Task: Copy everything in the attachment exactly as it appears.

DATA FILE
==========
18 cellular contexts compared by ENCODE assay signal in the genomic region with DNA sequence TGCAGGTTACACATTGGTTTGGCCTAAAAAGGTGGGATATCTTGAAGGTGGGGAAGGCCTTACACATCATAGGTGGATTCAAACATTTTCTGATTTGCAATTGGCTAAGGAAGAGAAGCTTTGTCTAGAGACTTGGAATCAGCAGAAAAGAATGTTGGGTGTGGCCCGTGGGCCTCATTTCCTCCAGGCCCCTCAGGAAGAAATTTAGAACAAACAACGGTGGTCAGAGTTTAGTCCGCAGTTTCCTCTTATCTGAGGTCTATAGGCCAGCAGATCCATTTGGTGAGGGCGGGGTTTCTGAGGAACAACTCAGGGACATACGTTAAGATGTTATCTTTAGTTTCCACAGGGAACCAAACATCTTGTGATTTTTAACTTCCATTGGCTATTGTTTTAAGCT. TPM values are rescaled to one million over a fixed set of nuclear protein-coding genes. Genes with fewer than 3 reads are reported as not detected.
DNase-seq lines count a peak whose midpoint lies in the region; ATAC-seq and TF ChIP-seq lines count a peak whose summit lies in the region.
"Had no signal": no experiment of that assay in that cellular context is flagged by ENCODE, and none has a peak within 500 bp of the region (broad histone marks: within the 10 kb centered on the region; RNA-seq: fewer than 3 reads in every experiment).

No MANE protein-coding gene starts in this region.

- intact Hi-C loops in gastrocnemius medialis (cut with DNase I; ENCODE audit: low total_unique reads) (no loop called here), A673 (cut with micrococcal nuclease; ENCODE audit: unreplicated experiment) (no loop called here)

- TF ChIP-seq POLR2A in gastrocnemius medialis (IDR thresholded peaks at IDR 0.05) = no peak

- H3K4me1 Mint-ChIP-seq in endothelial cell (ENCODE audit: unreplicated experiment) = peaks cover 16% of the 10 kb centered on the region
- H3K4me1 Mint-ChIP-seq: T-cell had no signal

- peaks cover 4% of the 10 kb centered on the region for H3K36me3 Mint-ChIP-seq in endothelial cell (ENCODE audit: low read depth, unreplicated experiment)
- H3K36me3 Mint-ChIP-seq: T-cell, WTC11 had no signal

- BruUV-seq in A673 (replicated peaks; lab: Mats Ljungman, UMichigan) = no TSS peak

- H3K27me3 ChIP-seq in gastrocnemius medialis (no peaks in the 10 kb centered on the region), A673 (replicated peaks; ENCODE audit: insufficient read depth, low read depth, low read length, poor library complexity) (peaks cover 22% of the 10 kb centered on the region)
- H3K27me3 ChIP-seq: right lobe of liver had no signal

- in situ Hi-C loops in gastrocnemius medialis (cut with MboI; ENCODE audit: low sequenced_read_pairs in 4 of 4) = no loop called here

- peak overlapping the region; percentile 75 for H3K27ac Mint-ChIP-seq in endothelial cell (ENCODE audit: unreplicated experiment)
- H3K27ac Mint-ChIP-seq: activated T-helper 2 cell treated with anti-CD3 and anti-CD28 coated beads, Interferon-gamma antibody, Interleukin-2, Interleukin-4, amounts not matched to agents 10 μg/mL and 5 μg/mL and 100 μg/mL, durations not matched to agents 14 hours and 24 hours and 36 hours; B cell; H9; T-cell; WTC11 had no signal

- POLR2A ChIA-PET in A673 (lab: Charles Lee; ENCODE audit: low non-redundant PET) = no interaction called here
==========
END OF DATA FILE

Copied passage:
18 cellular contexts compared by ENCODE assay signal in the genomic region with DNA sequence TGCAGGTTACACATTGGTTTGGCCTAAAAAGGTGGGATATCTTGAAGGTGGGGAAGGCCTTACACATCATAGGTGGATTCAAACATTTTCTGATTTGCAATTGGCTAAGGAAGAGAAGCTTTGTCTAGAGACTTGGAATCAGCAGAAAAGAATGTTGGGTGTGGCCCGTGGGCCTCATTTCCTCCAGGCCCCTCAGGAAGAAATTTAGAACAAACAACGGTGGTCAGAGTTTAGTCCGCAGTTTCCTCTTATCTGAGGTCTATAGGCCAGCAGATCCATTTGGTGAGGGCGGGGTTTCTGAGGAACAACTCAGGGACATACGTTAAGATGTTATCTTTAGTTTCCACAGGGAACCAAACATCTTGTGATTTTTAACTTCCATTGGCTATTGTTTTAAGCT. TPM values are rescaled to one million over a fixed set of nuclear protein-coding genes. Genes with fewer than 3 reads are reported as not detected.
DNase-seq lines count a peak whose midpoint lies in the region; ATAC-seq and TF ChIP-seq lines count a peak whose summit lies in the region.
"Had no signal": no experiment of that assay in that cellular context is flagged by ENCODE, and none has a peak within 500 bp of the region (broad histone marks: within the 10 kb centered on the region; RNA-seq: fewer than 3 reads in every experiment).

No MANE protein-coding gene starts in this region.

- intact Hi-C loops in gastrocnemius medialis (cut with DNase I; ENCODE audit: low total_unique reads) (no loop called here), A673 (cut with micrococcal nuclease; ENCODE audit: unreplicated experiment) (no loop called here)

- TF ChIP-seq POLR2A in gastrocnemius medialis (IDR thresholded peaks at IDR 0.05) = no peak

- H3K4me1 Mint-ChIP-seq in endothelial cell (ENCODE audit: unreplicated experiment) = peaks cover 16% of the 10 kb centered on the region
- H3K4me1 Mint-ChIP-seq: T-cell had no signal

- peaks cover 4% of the 10 kb centered on the region for H3K36me3 Mint-ChIP-seq in endothelial cell (ENCODE audit: low read depth, unreplicated experiment)
- H3K36me3 Mint-ChIP-seq: T-cell, WTC11 had no signal

- BruUV-seq in A673 (replicated peaks; lab: Mats Ljungman, UMichigan) = no TSS peak

- H3K27me3 ChIP-seq in gastrocnemius medialis (no peaks in the 10 kb centered on the region), A673 (replicated peaks; ENCODE audit: insufficient read depth, low read depth, low read length, poor library complexity) (peaks cover 22% of the 10 kb centered on the region)
- H3K27me3 ChIP-seq: right lobe of liver had no signal

- in situ Hi-C loops in gastrocnemius medialis (cut with MboI; ENCODE audit: low sequenced_read_pairs in 4 of 4) = no loop called here

- peak overlapping the region; percentile 75 for H3K27ac Mint-ChIP-seq in endothelial cell (ENCODE audit: unreplicated experiment)
- H3K27ac Mint-ChIP-seq: activated T-helper 2 cell treated with anti-CD3 and anti-CD28 coated beads, Interferon-gamma antibody, Interleukin-2, Interleukin-4, amounts not matched to agents 10 μg/mL and 5 μg/mL and 100 μg/mL, durations not matched to agents 14 hours and 24 hours and 36 hours; B cell; H9; T-cell; WTC11 had no signal

- POLR2A ChIA-PET in A673 (lab: Charles Lee; ENCODE audit: low non-redundant PET) = no interaction called here